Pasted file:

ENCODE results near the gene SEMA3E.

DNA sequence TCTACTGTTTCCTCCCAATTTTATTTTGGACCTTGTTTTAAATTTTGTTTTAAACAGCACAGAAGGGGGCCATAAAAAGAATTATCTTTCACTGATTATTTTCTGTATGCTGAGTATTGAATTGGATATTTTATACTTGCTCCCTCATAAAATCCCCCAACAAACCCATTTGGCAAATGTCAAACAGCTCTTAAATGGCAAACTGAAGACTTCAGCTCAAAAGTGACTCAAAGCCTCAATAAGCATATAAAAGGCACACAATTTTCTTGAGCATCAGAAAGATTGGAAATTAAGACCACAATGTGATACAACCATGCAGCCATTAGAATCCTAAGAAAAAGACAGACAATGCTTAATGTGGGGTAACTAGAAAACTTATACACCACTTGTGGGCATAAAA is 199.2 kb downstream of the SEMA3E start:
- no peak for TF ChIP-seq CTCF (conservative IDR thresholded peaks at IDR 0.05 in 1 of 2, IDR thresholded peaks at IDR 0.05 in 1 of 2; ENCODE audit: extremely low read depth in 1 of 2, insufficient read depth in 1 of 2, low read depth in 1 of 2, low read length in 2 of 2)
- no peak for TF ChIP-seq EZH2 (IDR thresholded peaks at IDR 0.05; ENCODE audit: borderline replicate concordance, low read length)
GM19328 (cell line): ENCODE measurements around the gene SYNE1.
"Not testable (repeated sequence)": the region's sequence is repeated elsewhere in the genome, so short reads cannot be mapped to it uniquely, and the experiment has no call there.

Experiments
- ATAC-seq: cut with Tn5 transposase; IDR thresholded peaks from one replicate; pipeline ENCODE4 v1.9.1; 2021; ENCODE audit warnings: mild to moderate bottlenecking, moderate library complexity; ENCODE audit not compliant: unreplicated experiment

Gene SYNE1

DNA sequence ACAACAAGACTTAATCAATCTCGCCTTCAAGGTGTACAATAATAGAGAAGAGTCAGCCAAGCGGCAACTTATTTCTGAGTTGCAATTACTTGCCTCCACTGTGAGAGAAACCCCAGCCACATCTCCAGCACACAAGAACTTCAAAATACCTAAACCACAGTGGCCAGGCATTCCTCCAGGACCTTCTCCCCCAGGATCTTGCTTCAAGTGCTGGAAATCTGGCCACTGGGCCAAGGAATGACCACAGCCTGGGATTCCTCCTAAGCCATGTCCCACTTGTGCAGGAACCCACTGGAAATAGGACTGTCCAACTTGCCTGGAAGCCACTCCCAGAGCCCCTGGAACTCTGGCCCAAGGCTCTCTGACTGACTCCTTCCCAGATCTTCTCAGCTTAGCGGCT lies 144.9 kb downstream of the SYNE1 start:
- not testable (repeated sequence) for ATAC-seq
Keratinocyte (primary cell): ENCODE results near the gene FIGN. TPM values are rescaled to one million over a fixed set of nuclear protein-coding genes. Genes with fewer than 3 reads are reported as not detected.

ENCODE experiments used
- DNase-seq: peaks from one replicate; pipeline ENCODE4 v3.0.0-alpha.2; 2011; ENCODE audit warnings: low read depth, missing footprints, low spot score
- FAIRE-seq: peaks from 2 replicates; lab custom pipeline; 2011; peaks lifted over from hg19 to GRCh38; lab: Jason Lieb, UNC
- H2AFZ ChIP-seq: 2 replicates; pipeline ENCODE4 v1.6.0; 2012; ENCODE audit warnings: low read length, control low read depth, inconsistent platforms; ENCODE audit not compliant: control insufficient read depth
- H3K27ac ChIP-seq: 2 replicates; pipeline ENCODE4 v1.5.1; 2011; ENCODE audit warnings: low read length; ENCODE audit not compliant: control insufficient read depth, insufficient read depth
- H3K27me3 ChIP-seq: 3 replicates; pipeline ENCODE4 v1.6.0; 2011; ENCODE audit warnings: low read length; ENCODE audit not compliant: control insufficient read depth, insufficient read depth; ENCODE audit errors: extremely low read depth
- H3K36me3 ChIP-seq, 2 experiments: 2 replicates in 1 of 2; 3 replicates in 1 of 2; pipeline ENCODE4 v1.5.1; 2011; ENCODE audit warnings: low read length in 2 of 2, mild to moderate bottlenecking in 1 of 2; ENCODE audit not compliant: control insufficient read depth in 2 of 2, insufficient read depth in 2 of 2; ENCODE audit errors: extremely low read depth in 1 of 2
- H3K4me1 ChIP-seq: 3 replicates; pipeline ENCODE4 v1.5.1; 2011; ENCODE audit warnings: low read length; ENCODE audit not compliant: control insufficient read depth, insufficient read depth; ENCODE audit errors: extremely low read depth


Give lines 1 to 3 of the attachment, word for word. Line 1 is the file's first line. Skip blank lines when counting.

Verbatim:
ENCODE results near the gene SEMA3E.

DNA sequence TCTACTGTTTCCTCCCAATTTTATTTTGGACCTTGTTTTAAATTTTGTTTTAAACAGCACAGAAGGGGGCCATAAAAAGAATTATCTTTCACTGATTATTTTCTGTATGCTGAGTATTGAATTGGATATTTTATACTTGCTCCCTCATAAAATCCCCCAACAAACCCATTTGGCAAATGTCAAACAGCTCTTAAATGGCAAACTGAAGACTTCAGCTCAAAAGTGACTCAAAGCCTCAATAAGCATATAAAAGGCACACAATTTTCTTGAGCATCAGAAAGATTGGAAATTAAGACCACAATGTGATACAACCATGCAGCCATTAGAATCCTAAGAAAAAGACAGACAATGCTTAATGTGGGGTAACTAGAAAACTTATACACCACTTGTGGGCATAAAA is 199.2 kb downstream of the SEMA3E start:
- no peak for TF ChIP-seq CTCF (conservative IDR thresholded peaks at IDR 0.05 in 1 of 2, IDR thresholded peaks at IDR 0.05 in 1 of 2; ENCODE audit: extremely low read depth in 1 of 2, insufficient read depth in 1 of 2, low read depth in 1 of 2, low read length in 2 of 2)